Bush’s faith-based plan challenged

Here are the week’s top nonprofit news stories reported elsewhere:

* The Supreme Court will decide in February whether Americans are entitled to challenge in court the activities of the White House office in charge of the Bush administration’s faith-based initiative, The New York Times reported Dec. 2. The Supreme Court will hear a case, initially blocked by a lower court, challenging government conferences that teach religious organizations how to apply and compete for federal grants. Citizens do not generally have standing to challenge federal expenditure, but Supreme Court precedent shows religion-based cases to be an exception, officials say.

* Amid debate regarding the lifespan of foundations, the Bill and Melinda Gates Foundation announced it will spend all its assets within 50 years of the death of its last trustee, The Wall Street Journal reported Dec. 1. Establishing a lifespan reflects the foundation’s desire to do “as much as possible, as soon as possible,” but some experts say the spending strategy could result in wasting money.

* The Atlantic Philanthropies, a foundation that focuses on human rights and controversial causes such as restoring voting rights for convicted criminals, has named human-rights advocate Gara LaMarche its new CEO, The Wall Street Journal reported Dec. 7. LaMarche, who is director of U.S. programs for investor George Soros’s Open Society Institute, faces the challenge of spending the foundation’s entire $4 billion endowment within 10 years, a move Atlantic announced in 2002.

* Charities are eager to demonstrate that a temporary tax break Congress provided elderly donors is a powerful incentive for giving, with the goal of having it extended or made permanent, but ignorance of the tax break and confusion over its conditions have slowed contributions, The New York Times reported Dec. 3. The measure, tucked into the Pension Provision Act adopted in August, allows donors who are over age 70-and-a-half to give up to $100,000 from their individual retirement accounts directly to charity, without incurring the taxes that withdrawing from an I.R.A. typically entails.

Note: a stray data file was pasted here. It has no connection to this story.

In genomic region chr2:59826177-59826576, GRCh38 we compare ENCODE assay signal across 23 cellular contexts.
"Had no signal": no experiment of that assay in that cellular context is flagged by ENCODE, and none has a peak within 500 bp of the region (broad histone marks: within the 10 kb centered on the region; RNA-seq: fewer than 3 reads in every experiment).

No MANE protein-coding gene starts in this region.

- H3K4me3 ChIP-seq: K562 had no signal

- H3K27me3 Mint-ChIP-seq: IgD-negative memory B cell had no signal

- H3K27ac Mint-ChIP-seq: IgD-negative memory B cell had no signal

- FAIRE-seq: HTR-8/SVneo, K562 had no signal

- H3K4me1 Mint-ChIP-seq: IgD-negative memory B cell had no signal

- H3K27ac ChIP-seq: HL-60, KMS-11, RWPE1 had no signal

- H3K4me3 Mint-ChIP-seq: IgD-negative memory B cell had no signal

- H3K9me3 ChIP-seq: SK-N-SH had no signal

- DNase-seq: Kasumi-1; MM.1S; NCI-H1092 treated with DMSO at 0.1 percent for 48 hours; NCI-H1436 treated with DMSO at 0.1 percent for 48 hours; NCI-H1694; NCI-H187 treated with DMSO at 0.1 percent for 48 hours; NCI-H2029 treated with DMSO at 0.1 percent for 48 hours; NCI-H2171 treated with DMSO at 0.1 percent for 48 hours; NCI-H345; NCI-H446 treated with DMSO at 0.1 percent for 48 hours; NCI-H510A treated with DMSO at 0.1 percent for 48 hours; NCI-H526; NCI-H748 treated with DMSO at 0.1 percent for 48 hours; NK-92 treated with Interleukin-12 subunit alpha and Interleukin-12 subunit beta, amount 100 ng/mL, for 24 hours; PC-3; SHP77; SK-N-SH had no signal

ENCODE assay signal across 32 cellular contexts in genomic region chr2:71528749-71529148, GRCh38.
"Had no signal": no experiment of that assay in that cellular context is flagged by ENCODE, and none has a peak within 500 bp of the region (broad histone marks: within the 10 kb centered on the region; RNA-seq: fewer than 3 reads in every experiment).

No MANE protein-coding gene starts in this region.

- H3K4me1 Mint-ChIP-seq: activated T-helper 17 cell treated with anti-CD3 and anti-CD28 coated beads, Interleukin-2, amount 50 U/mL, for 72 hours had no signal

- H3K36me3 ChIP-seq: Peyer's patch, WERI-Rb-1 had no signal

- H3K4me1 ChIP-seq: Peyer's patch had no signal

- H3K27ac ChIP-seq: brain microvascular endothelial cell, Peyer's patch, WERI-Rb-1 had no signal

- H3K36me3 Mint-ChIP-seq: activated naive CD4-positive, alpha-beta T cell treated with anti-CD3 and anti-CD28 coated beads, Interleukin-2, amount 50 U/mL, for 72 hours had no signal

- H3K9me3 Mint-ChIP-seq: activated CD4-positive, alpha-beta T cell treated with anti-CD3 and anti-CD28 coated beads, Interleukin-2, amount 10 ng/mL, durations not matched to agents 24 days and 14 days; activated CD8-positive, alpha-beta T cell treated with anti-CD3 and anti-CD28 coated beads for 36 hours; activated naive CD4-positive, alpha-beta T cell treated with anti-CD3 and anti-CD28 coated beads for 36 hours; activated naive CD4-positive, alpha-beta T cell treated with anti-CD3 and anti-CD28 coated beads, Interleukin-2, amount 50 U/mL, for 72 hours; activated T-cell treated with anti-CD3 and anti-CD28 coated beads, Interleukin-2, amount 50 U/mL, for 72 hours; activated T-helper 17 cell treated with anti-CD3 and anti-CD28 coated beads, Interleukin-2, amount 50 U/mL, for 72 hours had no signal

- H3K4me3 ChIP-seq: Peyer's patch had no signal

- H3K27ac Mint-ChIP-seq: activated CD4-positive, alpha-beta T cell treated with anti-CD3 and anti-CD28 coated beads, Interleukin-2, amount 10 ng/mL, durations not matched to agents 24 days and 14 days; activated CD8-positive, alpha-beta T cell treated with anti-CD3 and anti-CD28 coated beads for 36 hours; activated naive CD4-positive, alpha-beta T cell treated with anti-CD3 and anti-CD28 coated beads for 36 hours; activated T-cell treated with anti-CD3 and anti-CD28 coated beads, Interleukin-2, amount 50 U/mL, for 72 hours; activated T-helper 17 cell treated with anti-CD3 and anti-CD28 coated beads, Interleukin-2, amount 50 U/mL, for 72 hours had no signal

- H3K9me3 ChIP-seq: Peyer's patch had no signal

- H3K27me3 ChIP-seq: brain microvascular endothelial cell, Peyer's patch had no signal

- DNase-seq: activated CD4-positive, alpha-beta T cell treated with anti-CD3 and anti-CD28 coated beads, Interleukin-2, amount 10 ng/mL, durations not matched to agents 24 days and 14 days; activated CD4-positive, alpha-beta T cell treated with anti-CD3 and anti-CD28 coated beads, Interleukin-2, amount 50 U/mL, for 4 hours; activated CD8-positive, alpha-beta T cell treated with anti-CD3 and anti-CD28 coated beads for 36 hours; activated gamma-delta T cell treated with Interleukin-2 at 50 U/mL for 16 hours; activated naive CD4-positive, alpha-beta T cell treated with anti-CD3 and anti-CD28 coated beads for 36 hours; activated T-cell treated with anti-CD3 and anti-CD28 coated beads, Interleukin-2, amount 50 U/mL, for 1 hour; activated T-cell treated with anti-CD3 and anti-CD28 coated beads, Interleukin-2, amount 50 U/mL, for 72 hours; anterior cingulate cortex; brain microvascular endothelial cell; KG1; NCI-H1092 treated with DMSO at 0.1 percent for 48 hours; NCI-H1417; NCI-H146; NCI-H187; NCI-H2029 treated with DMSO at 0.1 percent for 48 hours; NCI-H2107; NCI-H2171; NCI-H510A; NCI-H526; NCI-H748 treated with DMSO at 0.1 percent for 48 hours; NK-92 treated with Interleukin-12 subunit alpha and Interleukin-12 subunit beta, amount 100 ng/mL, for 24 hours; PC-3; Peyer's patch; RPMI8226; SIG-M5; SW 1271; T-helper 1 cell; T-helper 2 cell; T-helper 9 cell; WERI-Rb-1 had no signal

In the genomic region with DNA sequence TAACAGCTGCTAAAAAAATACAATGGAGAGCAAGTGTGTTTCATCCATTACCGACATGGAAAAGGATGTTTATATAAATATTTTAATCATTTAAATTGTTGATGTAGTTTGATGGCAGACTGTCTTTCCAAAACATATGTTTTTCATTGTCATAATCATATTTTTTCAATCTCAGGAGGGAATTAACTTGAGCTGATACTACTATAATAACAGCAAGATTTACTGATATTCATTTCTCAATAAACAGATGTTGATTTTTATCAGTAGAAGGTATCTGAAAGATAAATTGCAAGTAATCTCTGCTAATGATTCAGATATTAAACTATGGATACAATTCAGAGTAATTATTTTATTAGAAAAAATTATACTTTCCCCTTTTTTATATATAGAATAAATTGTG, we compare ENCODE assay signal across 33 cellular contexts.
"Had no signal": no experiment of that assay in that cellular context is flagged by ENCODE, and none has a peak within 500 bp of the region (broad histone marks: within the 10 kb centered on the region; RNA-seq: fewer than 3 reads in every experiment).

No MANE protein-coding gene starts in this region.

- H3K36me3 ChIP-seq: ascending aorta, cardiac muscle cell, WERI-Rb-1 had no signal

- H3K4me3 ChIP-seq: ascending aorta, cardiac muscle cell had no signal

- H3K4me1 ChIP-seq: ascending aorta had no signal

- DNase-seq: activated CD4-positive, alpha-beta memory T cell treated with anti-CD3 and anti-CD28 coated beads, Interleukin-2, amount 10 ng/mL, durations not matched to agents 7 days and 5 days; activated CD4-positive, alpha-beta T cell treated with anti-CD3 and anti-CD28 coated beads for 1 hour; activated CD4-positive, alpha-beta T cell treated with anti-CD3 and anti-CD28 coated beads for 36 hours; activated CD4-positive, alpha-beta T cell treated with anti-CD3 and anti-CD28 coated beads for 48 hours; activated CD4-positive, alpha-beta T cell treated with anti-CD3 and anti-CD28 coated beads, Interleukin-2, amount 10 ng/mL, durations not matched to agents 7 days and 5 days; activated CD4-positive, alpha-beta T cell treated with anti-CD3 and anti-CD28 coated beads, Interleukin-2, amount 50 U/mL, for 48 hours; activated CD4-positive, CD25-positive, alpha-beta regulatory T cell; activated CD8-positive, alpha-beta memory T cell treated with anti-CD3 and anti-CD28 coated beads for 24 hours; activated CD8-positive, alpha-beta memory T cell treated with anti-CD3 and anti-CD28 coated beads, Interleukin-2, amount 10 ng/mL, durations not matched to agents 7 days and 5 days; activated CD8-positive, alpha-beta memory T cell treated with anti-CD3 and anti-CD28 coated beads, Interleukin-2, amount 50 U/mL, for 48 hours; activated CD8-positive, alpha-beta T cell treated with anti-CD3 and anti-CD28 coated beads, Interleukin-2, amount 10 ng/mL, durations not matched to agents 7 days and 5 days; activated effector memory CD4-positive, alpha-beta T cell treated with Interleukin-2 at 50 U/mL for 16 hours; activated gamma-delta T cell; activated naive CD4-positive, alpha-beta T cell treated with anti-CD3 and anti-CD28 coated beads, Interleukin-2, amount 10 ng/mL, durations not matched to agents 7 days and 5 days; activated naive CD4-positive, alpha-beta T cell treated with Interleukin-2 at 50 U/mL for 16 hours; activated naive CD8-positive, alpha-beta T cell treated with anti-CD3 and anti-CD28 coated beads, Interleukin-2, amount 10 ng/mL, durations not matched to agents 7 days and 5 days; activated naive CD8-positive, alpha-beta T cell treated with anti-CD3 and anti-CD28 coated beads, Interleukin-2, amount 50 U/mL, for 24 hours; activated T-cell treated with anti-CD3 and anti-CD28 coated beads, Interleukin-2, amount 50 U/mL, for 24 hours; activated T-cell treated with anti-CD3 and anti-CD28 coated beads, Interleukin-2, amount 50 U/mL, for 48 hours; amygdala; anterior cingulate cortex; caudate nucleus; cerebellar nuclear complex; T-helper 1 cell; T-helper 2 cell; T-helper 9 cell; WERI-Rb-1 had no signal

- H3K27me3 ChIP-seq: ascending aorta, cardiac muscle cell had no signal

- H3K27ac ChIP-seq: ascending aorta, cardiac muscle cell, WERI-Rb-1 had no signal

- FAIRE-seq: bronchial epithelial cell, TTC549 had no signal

* Faced with the tendency for younger generations to leave their parents’ financial institutions when they inherit their wealth, the merger between the Bank of New York and Mellon Financial Corp. aims to retain the adult children of wealthy clients, The Wall Street Journal reported Dec. 7.

* John Hopkins University received a $50 million donation from trustee emeritus William Polk Carey and will use the gift to launch its first graduate school of business, splitting in two its existing School of Professional Studies in Business and Education, which is small and mainly targets part-time students, The Wall Street Journal reported Dec. 5. Johns Hopkins, based in Baltimore, says it plans to differentiate its business school from M.B.A. programs by leveraging its strengths in medicine and science and taking an interdisciplinary approach.

* Weary of holiday-season excess and motivated to use a creative approach to grassroots fundraising, an increasing number of Americans are throwing parties “with a cause,” asking for checks made out to their favorite nonprofits in lieu of receiving gifts, The Wall Street Journal reported Dec. 1.

–Compiled by Laura Newman

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